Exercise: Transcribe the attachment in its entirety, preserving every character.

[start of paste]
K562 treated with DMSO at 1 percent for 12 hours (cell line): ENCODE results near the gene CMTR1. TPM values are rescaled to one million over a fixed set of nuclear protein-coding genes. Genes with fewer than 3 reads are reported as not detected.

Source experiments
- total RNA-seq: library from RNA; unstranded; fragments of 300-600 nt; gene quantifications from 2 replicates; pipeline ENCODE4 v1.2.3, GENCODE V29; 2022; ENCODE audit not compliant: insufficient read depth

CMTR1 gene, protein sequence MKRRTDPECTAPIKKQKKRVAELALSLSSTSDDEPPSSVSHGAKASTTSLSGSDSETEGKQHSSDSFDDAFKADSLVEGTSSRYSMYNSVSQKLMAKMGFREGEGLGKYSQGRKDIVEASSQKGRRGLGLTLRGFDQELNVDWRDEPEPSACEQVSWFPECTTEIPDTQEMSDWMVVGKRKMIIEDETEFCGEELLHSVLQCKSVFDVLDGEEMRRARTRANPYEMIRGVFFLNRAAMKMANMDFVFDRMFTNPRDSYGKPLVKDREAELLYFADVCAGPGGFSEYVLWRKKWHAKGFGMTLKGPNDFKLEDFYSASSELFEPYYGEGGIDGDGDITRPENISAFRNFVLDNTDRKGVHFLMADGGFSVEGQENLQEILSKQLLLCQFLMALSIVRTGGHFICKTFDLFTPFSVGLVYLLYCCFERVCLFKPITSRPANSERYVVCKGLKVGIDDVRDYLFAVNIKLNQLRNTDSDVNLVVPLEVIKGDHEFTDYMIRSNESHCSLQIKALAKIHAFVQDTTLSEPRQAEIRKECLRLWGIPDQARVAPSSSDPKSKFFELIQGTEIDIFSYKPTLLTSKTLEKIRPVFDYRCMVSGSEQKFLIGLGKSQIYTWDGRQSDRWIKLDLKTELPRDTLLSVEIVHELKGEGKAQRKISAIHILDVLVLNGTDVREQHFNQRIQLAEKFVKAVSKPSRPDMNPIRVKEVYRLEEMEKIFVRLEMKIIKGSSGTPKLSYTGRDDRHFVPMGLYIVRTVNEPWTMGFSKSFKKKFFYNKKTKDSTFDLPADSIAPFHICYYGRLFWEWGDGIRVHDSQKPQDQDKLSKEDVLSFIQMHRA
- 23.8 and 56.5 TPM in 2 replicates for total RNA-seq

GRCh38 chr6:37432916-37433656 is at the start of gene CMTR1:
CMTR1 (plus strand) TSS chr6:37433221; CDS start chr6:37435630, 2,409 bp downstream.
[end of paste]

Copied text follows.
K562 treated with DMSO at 1 percent for 12 hours (cell line): ENCODE results near the gene CMTR1. TPM values are rescaled to one million over a fixed set of nuclear protein-coding genes. Genes with fewer than 3 reads are reported as not detected.

Source experiments
- total RNA-seq: library from RNA; unstranded; fragments of 300-600 nt; gene quantifications from 2 replicates; pipeline ENCODE4 v1.2.3, GENCODE V29; 2022; ENCODE audit not compliant: insufficient read depth

CMTR1 gene, protein sequence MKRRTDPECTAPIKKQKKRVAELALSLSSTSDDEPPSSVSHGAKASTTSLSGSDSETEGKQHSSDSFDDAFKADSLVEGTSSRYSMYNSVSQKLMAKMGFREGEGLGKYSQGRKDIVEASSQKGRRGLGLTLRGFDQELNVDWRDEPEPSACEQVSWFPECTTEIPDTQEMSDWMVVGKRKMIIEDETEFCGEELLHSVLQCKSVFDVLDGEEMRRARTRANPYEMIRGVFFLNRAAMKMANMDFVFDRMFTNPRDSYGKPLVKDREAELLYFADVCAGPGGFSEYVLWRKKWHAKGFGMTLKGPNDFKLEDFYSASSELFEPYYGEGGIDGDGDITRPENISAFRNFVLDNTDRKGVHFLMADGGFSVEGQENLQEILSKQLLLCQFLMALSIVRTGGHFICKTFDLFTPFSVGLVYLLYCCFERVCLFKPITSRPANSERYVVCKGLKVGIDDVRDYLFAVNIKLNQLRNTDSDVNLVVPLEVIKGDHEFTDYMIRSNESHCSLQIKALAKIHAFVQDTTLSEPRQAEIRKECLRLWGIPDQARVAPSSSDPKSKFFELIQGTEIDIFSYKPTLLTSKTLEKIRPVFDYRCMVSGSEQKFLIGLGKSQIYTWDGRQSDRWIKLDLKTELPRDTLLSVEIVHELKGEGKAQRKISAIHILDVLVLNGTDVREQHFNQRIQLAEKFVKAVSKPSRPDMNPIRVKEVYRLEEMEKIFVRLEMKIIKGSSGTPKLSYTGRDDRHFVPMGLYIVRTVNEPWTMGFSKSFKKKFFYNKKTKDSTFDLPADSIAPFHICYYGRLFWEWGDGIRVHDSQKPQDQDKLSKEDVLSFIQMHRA
- 23.8 and 56.5 TPM in 2 replicates for total RNA-seq

GRCh38 chr6:37432916-37433656 is at the start of gene CMTR1:
CMTR1 (plus strand) TSS chr6:37433221; CDS start chr6:37435630, 2,409 bp downstream.